The ProBox motto “good fighters, great fights” came to mind at the end of the seventh, when the combatants traded, which drew appreciative chuckles from the fight callers. In the Wang corner, Beard told the boxer his status: “You need a knockout.”

In round eight, Jones, Tarver, and Malignaggi were all heard laughing as they marveled at the back and forth action. The other ProBox motto, “Evenly matched high-action fights” was applicable as down the stretch, each boxer sought to wring every drop of fuel from their tank. The crowd stayed hot as all awaited the word from in-ring emcee Lichtenfeld on the decision.

“What a fight that was, man, man, man, man,” Jones said after the decision went out.

Kendo Castaneda vs Sonny Fredrickson

Kendo Castaneda vs Sonny Fredrickson

Texas-tough Kendo Castaneda scored the knockout of the night as his left hook detonated on Sonny Fredrickson in round one and spelled lights out for the man from Toledo, Ohio.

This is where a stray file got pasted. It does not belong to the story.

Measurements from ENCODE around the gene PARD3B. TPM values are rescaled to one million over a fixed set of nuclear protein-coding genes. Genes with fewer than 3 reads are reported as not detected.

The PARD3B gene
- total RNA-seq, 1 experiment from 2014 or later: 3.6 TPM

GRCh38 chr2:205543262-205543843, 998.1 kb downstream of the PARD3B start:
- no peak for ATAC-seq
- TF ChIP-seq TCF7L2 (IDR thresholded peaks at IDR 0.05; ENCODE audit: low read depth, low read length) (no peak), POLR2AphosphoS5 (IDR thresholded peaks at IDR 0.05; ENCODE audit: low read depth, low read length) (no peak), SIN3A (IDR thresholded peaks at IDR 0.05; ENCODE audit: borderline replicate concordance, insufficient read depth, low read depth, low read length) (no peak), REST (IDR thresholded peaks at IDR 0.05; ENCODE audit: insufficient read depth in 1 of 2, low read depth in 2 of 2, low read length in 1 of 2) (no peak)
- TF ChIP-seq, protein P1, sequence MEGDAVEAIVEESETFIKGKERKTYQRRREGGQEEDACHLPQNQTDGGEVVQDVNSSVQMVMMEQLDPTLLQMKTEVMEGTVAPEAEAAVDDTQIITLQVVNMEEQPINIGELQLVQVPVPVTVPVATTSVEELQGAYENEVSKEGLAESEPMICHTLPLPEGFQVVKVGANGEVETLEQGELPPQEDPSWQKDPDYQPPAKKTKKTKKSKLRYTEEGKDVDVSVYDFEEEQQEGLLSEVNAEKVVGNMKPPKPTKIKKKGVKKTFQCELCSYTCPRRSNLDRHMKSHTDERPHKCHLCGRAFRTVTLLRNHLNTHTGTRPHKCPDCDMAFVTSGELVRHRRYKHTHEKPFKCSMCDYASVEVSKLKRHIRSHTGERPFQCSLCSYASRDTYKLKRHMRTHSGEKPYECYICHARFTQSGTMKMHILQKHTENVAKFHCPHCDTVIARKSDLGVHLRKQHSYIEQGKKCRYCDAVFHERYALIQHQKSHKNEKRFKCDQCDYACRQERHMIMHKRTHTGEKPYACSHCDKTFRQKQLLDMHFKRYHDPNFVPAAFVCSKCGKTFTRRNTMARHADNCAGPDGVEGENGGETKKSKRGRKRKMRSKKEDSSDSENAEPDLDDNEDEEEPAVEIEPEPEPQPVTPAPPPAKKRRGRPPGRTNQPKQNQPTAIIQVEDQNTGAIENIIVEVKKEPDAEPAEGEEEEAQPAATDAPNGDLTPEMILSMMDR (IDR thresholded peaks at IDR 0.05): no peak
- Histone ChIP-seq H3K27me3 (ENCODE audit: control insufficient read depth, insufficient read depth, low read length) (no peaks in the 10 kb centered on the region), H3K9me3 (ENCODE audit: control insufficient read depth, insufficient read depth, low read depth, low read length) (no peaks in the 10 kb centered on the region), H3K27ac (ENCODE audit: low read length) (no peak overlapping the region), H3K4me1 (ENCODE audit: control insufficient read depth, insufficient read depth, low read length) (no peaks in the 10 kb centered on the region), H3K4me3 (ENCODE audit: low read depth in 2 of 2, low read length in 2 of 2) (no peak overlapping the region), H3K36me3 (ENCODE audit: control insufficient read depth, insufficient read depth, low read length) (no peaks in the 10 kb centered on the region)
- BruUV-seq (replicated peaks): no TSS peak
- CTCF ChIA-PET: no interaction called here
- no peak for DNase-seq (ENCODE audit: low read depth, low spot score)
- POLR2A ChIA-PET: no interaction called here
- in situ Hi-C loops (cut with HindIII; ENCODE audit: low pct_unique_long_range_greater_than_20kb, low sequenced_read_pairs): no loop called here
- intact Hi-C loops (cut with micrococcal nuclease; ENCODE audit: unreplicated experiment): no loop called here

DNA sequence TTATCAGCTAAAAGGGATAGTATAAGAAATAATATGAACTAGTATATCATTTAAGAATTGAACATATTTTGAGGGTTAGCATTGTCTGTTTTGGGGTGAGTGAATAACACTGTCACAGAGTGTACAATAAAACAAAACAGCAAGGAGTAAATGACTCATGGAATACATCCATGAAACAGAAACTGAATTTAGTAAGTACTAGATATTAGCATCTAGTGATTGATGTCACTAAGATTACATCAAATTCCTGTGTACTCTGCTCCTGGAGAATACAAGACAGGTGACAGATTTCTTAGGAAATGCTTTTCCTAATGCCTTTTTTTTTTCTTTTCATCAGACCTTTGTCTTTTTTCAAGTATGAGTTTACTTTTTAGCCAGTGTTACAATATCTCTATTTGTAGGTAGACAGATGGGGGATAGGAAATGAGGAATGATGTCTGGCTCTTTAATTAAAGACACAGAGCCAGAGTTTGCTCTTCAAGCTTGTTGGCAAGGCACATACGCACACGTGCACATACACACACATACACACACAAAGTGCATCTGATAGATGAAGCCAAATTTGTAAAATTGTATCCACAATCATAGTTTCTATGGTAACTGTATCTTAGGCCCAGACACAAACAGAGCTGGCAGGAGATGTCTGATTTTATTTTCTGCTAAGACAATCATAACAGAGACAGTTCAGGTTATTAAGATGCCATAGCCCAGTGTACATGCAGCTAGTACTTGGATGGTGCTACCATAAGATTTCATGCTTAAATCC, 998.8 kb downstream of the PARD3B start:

This match really stood out as a Last Chance prototype. Castaneda is one of the biggest free spirits in the sport. The San Antonio, Texas fighter, age 28, goes by “Kendo Tremendo,” or, when his mood strikes, refers to himself as “The Tremendous Goon.”

It could be argued that the Goon needed a win real soon, as the part-time Fed Ex employee had lost five straight coming in.

The 27-year-old Fredrickson, a pro since 2014, had been signed to promoter Roc Nation after a hot start. He had cooled down, however, and had lost four in a row when he got offered a Last Chance slot.

Sonny told ProBoxNews that he’d trained more than adequately for the gig. He’d devoted himself full-time to boxing for this. He conceded that he needed to turn things around. Even his mom told him it was time to win because he has four kids to tend to. And Kendo told us the same; his head was dialed on straight, he had no nagging injuries dragging him down. He promised to bring his A game to Plant City.

“I’m not timid going into this tournament,” Castaneda declared, despite being stopped out in his last bout, versus Raul Curiel in December. “I’ve been knocked down, I’m not afraid of eating a good punch, I don’t care. I get knocked down, I get up… knockdowns only piss me off!”

The live wire had told Sonny he’d retire him at the fight week press conference, and most assumed that this was boilerplate smack talk. You know what happens when you assume.

Malignaggi was finishing saying how Kendo was locked in on getting in close to Sonny: “Castaneda’s finding his way in and…” the analyst said, unable to finish because a switch-stance left hook landed clean and mean in the first of eight scheduled rounds.